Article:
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101 Jun 10, 2007 at 17:40

Hello there :)

Just a short C++ code design question this time, namely how and where to generate default class instances.

Say I have a class that requires another class as a parameter storage, for example a class CWindow, which needs a CGuiSkin class to decide how to draw, what click regions to use and similiar.

The CGuiSkin class needs to be shared for several windows, and thus cannot be included in the CWindow class itself as a class member.
So, I added a CGuiSkin pointer to CWindow. When this pointer is Null, I want to use some default parameter set (so the user of my class need not fill a parameter storage if he doesn’t want to). In turn, I can then write a method CGuiSkin& CWindow::GetWindowSkin() which always returns a valid parameter storage (either the pointer target, or the default one).

Now, the question is where and how to implement this default parameter object.

The first idea was to make it a static class member of the CGuiSkin class, which works well for simple objects. However, it doesn’t work as well for more difficult classes (consider dynamic memory allocation in the constructor: the class instance is created even before my main() method, so there is basically no way to implement proper error handling)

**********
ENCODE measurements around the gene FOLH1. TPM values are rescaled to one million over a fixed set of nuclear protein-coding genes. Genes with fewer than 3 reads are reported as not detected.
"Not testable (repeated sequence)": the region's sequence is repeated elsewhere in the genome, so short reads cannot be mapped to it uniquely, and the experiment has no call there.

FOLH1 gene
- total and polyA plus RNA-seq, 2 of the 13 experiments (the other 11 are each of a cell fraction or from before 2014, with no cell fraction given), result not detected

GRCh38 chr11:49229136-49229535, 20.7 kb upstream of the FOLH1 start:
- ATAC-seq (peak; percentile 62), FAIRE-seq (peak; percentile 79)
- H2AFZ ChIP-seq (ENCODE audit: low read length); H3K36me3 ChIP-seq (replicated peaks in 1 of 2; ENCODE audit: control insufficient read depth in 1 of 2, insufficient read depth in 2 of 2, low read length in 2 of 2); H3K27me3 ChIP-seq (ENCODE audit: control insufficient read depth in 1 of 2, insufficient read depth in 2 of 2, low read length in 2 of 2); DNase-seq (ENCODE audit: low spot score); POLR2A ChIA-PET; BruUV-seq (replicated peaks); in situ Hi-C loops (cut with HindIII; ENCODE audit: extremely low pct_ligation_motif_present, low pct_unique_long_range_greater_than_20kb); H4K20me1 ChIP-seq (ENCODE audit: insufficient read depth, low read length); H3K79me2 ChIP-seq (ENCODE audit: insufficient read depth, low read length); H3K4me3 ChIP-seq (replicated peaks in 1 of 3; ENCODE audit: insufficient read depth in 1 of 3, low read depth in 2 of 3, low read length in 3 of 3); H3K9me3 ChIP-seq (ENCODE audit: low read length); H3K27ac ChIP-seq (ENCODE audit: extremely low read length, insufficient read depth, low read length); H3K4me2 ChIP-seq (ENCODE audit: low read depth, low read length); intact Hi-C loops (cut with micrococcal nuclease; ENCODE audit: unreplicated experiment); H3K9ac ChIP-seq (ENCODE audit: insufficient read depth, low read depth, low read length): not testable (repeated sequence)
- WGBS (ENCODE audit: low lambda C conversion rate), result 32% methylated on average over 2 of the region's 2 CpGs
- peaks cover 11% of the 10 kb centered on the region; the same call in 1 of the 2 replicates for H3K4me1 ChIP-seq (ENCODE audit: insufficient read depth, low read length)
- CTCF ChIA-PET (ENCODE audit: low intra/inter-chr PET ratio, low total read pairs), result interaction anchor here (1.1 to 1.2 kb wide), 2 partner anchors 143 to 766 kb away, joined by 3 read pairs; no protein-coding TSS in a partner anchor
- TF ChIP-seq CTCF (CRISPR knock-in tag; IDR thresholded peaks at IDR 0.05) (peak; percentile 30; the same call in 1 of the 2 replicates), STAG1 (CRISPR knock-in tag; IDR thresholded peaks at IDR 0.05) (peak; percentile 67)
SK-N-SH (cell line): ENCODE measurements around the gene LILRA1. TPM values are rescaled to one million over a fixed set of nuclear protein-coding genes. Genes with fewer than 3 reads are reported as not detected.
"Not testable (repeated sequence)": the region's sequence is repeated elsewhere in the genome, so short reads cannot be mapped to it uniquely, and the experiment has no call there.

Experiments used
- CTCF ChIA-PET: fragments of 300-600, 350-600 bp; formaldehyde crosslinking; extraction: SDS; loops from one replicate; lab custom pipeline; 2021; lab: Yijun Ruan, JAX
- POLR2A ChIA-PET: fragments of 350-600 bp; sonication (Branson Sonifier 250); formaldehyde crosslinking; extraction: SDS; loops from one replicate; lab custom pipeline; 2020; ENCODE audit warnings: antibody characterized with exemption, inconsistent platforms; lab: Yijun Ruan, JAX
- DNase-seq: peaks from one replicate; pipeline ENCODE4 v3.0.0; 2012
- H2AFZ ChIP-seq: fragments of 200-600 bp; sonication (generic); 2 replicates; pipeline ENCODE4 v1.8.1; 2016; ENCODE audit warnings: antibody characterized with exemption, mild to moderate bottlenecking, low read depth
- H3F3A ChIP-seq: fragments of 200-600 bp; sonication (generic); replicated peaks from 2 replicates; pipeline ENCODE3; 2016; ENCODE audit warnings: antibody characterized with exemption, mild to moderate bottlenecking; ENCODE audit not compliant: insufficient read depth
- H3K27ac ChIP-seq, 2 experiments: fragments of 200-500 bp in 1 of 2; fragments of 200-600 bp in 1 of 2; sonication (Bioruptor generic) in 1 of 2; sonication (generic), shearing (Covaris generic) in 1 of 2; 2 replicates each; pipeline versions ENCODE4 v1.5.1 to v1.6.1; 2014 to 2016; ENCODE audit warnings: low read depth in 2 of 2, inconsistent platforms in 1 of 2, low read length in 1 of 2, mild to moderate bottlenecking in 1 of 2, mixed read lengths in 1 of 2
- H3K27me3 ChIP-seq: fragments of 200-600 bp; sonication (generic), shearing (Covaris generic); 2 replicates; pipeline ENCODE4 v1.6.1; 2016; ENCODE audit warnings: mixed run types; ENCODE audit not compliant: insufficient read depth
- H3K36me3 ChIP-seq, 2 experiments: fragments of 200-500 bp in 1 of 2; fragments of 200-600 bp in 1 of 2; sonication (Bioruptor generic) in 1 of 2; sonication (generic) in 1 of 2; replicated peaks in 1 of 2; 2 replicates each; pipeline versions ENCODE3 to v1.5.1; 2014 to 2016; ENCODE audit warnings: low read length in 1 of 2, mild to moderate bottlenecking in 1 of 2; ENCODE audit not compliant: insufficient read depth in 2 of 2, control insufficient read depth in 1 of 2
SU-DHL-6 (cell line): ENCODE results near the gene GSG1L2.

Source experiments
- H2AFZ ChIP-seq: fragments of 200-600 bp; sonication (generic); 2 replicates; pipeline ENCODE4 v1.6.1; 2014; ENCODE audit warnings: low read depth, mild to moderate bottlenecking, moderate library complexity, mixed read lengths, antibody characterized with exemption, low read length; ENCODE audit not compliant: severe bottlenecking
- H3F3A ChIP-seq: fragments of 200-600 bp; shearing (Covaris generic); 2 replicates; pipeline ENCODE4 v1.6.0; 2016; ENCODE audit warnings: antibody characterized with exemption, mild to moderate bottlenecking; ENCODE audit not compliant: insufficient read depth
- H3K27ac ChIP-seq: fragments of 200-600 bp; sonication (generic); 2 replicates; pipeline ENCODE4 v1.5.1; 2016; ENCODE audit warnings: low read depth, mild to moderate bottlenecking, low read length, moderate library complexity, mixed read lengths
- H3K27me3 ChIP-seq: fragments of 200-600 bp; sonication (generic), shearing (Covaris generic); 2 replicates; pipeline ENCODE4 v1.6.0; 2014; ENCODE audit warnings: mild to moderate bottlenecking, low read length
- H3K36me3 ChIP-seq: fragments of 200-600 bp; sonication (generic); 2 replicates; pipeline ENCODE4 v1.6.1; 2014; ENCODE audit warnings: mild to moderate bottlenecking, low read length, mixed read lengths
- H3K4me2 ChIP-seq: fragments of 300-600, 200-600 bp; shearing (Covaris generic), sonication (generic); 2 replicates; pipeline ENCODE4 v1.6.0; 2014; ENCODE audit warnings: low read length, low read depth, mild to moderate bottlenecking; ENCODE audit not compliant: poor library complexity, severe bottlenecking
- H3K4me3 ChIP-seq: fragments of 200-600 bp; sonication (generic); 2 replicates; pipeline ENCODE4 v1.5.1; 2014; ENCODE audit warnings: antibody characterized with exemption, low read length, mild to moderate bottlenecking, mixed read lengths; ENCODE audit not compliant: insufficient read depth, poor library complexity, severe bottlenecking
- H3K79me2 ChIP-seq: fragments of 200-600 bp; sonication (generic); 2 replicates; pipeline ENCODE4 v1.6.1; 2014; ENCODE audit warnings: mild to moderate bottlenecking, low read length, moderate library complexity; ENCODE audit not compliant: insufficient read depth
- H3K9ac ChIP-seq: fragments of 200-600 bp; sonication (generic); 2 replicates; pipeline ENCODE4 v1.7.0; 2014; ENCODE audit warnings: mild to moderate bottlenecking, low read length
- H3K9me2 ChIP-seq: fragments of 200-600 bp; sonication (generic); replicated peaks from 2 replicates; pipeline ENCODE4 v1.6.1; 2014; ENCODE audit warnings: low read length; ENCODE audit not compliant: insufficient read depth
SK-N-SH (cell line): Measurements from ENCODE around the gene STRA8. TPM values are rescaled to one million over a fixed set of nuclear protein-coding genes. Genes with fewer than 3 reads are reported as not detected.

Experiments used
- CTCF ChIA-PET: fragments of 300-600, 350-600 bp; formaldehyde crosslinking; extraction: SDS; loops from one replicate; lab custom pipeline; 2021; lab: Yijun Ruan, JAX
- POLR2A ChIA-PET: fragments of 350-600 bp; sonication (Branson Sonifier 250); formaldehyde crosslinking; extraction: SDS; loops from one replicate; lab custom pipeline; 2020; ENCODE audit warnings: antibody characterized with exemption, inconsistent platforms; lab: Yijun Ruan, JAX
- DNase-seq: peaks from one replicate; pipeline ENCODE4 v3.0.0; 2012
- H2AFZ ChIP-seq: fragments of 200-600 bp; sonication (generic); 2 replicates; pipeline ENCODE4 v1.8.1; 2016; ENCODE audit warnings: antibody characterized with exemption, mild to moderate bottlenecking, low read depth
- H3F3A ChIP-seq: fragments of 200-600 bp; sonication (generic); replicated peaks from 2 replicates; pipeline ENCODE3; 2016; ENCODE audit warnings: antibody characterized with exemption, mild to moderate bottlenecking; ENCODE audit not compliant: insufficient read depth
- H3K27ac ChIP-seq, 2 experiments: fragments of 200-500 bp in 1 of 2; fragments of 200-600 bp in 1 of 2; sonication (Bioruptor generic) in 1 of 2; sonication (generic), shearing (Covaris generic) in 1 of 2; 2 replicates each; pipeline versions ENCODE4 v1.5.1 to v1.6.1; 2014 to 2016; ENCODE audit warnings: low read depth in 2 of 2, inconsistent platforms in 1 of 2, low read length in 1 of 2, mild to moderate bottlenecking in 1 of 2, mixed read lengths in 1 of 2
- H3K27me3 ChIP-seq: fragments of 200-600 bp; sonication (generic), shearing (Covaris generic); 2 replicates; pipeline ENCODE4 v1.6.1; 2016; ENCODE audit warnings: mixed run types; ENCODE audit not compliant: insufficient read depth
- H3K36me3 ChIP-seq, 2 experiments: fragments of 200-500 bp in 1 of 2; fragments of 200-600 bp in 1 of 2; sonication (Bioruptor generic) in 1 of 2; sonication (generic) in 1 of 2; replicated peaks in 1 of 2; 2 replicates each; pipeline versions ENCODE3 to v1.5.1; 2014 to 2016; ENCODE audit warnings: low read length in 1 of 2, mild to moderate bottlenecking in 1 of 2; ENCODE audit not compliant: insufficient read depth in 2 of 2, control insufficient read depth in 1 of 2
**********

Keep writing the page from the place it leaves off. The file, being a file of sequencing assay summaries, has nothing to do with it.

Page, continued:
The next idea was to implement the default instance as a singleton object, and create it the first time a CWindow has a Null pointer and still wants to retrieve a CGuiSkin object. The disadvantage here is object deconstruction, basically you’d just keep the object around until the OS (maybe) cleans it up after program shutdown, which also seems a bit hackish.

Last idea I had was to add a instance pointer to the CGuiSkin class similiar to the one used for a singleton implementation, but manually create / destroy the appended object at some place in program initialization and shutdown. The problem here is it’s not automated, and consequently hard to maintain.

I like the first method presented best, since it comes with minimal additional coding work.

Is there some design pattern for handling such default instances ?
Anybody out there got any better idea for the implementation of the described scheme ?

Cheers,
- Wernaeh

11 Replies

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167 Jun 10, 2007 at 19:53